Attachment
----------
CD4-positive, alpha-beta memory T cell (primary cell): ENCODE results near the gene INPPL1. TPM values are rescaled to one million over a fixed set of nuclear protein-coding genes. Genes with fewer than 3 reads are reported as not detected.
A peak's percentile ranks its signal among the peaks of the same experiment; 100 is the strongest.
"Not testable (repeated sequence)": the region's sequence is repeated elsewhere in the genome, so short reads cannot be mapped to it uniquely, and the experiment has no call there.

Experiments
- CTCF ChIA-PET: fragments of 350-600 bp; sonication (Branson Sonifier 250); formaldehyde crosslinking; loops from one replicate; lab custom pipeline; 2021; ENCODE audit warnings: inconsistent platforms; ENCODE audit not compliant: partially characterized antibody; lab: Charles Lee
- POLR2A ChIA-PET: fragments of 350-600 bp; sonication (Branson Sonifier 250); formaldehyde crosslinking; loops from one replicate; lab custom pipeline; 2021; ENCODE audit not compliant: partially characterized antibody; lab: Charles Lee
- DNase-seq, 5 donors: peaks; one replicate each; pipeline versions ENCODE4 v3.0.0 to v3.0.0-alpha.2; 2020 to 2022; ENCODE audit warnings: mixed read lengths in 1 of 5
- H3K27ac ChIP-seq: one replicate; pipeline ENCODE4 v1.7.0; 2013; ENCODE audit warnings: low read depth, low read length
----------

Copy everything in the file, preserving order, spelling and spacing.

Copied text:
CD4-positive, alpha-beta memory T cell (primary cell): ENCODE results near the gene INPPL1. TPM values are rescaled to one million over a fixed set of nuclear protein-coding genes. Genes with fewer than 3 reads are reported as not detected.
A peak's percentile ranks its signal among the peaks of the same experiment; 100 is the strongest.
"Not testable (repeated sequence)": the region's sequence is repeated elsewhere in the genome, so short reads cannot be mapped to it uniquely, and the experiment has no call there.

Experiments
- CTCF ChIA-PET: fragments of 350-600 bp; sonication (Branson Sonifier 250); formaldehyde crosslinking; loops from one replicate; lab custom pipeline; 2021; ENCODE audit warnings: inconsistent platforms; ENCODE audit not compliant: partially characterized antibody; lab: Charles Lee
- POLR2A ChIA-PET: fragments of 350-600 bp; sonication (Branson Sonifier 250); formaldehyde crosslinking; loops from one replicate; lab custom pipeline; 2021; ENCODE audit not compliant: partially characterized antibody; lab: Charles Lee
- DNase-seq, 5 donors: peaks; one replicate each; pipeline versions ENCODE4 v3.0.0 to v3.0.0-alpha.2; 2020 to 2022; ENCODE audit warnings: mixed read lengths in 1 of 5
- H3K27ac ChIP-seq: one replicate; pipeline ENCODE4 v1.7.0; 2013; ENCODE audit warnings: low read depth, low read length